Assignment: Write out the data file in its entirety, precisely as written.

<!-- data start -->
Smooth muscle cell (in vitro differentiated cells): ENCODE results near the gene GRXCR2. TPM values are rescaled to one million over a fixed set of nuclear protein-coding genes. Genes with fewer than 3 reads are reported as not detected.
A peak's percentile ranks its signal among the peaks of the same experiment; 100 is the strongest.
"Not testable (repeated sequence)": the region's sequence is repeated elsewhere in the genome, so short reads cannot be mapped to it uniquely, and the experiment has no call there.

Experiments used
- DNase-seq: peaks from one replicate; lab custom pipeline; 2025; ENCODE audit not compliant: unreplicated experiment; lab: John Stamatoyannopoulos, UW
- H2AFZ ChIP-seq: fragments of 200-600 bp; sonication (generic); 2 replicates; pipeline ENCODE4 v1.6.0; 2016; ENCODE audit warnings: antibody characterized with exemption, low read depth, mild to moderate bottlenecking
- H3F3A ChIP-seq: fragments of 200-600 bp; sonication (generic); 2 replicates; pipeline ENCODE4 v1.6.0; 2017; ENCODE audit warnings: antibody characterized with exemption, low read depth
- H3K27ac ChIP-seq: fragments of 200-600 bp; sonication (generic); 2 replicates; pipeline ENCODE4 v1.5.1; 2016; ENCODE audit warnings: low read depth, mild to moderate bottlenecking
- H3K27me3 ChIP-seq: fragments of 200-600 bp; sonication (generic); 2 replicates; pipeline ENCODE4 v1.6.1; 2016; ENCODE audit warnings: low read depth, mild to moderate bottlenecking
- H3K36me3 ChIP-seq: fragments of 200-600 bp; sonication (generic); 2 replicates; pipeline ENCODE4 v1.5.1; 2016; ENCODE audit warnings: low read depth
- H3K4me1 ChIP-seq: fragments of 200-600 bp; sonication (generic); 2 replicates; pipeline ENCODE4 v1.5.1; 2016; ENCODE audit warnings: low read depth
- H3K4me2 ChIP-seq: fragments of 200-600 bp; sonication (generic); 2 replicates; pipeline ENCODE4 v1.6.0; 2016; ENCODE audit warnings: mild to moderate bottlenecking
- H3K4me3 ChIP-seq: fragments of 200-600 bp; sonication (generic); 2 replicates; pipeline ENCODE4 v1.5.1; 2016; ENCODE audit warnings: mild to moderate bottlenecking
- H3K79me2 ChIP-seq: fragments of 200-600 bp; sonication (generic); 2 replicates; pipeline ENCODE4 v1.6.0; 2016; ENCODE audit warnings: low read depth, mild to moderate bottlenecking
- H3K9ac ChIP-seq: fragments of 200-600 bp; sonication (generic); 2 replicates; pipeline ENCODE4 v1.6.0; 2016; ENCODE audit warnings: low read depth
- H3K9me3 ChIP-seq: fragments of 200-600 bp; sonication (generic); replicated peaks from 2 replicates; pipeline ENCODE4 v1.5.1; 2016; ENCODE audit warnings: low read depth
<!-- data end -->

Smooth muscle cell (in vitro differentiated cells): ENCODE results near the gene GRXCR2. TPM values are rescaled to one million over a fixed set of nuclear protein-coding genes. Genes with fewer than 3 reads are reported as not detected.
A peak's percentile ranks its signal among the peaks of the same experiment; 100 is the strongest.
"Not testable (repeated sequence)": the region's sequence is repeated elsewhere in the genome, so short reads cannot be mapped to it uniquely, and the experiment has no call there.

Experiments used
- DNase-seq: peaks from one replicate; lab custom pipeline; 2025; ENCODE audit not compliant: unreplicated experiment; lab: John Stamatoyannopoulos, UW
- H2AFZ ChIP-seq: fragments of 200-600 bp; sonication (generic); 2 replicates; pipeline ENCODE4 v1.6.0; 2016; ENCODE audit warnings: antibody characterized with exemption, low read depth, mild to moderate bottlenecking
- H3F3A ChIP-seq: fragments of 200-600 bp; sonication (generic); 2 replicates; pipeline ENCODE4 v1.6.0; 2017; ENCODE audit warnings: antibody characterized with exemption, low read depth
- H3K27ac ChIP-seq: fragments of 200-600 bp; sonication (generic); 2 replicates; pipeline ENCODE4 v1.5.1; 2016; ENCODE audit warnings: low read depth, mild to moderate bottlenecking
- H3K27me3 ChIP-seq: fragments of 200-600 bp; sonication (generic); 2 replicates; pipeline ENCODE4 v1.6.1; 2016; ENCODE audit warnings: low read depth, mild to moderate bottlenecking
- H3K36me3 ChIP-seq: fragments of 200-600 bp; sonication (generic); 2 replicates; pipeline ENCODE4 v1.5.1; 2016; ENCODE audit warnings: low read depth
- H3K4me1 ChIP-seq: fragments of 200-600 bp; sonication (generic); 2 replicates; pipeline ENCODE4 v1.5.1; 2016; ENCODE audit warnings: low read depth
- H3K4me2 ChIP-seq: fragments of 200-600 bp; sonication (generic); 2 replicates; pipeline ENCODE4 v1.6.0; 2016; ENCODE audit warnings: mild to moderate bottlenecking
- H3K4me3 ChIP-seq: fragments of 200-600 bp; sonication (generic); 2 replicates; pipeline ENCODE4 v1.5.1; 2016; ENCODE audit warnings: mild to moderate bottlenecking
- H3K79me2 ChIP-seq: fragments of 200-600 bp; sonication (generic); 2 replicates; pipeline ENCODE4 v1.6.0; 2016; ENCODE audit warnings: low read depth, mild to moderate bottlenecking
- H3K9ac ChIP-seq: fragments of 200-600 bp; sonication (generic); 2 replicates; pipeline ENCODE4 v1.6.0; 2016; ENCODE audit warnings: low read depth
- H3K9me3 ChIP-seq: fragments of 200-600 bp; sonication (generic); replicated peaks from 2 replicates; pipeline ENCODE4 v1.5.1; 2016; ENCODE audit warnings: low read depth